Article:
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A forearc is the region between an oceanic trench and the associated volcanic arc. Forearc regions are found at convergent margins, and include any accretionary wedge and forearc basin that may be present. Due to tectonic stresses as one tectonic plate rides over another, forearc regions are sources for great thrust earthquakes [1][2]


During subduction, an oceanic plate is thrust below another tectonic plate, which may be oceanic or continental. Water and other volatiles in the down-going plate cause flux melting in the upper mantle, creating magma that rises and penetrates the overriding plate, forming a volcanic arc. The weight of the down-going slab flexes the down-going plate creating an oceanic trench. The area between the trench and the arc is the forearc region, and the area behind the arc (i.e. on the side away from the trench) is the back-arc region.

Initial theories proposed that the oceanic trenches and magmatic arcs were the primary suppliers of the accretionary sedimentation wedges in the forearc regions. More recent discovery suggests that some of the accreted material in the forearc region is from a mantle source along with trench turbidites derived from continental material. This theory holds due to evidence of pelagic sediments and continental crust being subducted in processes known as sediment subduction and subduction erosion respectively.[2]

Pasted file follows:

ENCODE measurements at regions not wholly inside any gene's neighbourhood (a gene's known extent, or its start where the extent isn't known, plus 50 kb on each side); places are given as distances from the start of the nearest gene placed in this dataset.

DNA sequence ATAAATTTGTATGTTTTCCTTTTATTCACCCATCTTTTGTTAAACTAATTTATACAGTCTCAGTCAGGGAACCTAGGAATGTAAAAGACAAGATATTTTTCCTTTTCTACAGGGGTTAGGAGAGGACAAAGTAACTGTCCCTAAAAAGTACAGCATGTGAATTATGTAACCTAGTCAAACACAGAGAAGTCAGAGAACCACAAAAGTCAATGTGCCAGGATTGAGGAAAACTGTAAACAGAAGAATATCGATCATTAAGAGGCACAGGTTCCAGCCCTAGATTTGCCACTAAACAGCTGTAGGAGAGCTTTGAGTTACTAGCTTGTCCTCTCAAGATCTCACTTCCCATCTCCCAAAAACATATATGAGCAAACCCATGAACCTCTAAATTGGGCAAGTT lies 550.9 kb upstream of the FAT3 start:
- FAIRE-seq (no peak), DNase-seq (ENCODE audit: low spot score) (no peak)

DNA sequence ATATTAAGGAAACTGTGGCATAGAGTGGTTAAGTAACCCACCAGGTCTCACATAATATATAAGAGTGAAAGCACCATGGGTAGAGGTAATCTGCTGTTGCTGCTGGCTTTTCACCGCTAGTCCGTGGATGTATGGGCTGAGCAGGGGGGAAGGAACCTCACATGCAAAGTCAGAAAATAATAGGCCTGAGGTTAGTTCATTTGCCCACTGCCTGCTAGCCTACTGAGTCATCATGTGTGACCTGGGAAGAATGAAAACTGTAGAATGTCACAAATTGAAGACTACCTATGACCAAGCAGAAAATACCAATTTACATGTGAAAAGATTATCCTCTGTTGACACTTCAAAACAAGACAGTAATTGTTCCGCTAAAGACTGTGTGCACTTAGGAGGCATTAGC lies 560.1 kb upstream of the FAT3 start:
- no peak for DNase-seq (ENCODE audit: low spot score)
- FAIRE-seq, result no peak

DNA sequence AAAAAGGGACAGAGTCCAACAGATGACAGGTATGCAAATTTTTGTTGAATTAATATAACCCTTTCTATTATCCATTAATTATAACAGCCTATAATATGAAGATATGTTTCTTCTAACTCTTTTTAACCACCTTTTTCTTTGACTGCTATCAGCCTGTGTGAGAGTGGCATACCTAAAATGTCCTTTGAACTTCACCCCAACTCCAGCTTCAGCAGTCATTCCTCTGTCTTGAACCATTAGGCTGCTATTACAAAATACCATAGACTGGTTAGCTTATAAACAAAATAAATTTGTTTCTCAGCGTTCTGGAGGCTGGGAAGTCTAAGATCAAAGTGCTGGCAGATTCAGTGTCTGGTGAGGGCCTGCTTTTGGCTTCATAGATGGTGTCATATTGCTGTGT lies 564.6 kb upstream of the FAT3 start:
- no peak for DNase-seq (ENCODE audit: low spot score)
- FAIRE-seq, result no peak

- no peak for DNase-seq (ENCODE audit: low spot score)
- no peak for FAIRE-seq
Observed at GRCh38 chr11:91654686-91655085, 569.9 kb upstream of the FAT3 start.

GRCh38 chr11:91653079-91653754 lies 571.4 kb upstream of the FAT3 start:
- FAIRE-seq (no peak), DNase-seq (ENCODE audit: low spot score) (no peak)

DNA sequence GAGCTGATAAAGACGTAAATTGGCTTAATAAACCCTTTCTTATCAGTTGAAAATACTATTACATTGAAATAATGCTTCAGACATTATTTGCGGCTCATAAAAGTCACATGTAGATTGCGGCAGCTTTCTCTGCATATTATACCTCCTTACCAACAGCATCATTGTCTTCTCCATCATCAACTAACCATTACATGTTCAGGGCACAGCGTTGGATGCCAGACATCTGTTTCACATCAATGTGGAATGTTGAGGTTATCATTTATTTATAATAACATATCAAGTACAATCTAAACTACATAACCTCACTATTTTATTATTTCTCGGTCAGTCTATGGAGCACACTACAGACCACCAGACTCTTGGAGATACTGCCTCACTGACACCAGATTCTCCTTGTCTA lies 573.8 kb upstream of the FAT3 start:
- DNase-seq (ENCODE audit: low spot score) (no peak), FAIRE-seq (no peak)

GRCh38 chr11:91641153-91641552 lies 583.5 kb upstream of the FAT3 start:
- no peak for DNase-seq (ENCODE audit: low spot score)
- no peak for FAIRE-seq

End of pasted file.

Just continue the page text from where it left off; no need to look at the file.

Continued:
Over geological time there is constant recycling of the forearc deposits due to erosion, deformation and sedimentary subduction. The constant circulation of material in the forearc region (accretionary prism, forarc basin and trench) generates a mixture of igneous, metamorphic and sedimentary sequences. In general, there is an increase in metamorphic grade from trench to arc where highest grade (blueschist to eclogite) is structurally uplifted (in the prisms) compared to the younger deposits (basins). Forearc regions are also where ophiolites are emplaced should obduction occur, but such deposits are not continuous and can often be removed by erosion.[2][3]

As tectonic plates converge, the closing of an ocean will result in the convergence of two landmasses, each of which is either an island arc or continental margin. When these two bodies collide, the result is orogenesis, at which time the underthrusting oceanic crust slows down.[2][4] In early stages of arc-continent collision, there is uplift and erosion of the accretionary prism and forearc basin. In the later stages of collision, the forearc region may be sutured, rotated and shortened which can form syn-collisional folds and thrust belts.


The forearc region includes any forearc basin, outer-arc high, accretionary prism and the trench itself.[2] The accretionary prism is located at the slope of the trench break where there is significantly decreased slope angle. Between the break and the magmatic arc, a sedimentary basin filled with erosive material from the volcanic arc and substrate can accumulate into a forearc basin which overlays the oldest thrust slices in the wedge of the forearc region.[2]

In general, the forearc topography (specifically in the trench region) is trying to achieve an equilibrium between buoyancy and tectonic forces caused by subduction. Upward motion of the forearc is related to buoyancy forces and the downward motion is associated with the tectonic forcing which causes the oceanic lithosphere to descend.[2] The relationship between surface slope and subduction thrust also plays a huge role in the variation of forearc structure and deformation.[1] A subduction wedge can be classified as either stable with little deformation or unstable with pervasive internal deformation (see section on Models). Some common deformation in forearc sediments are synsedimentary deformation and olistostromes, such as that seen in the Magnitogorsk forearc region.[4]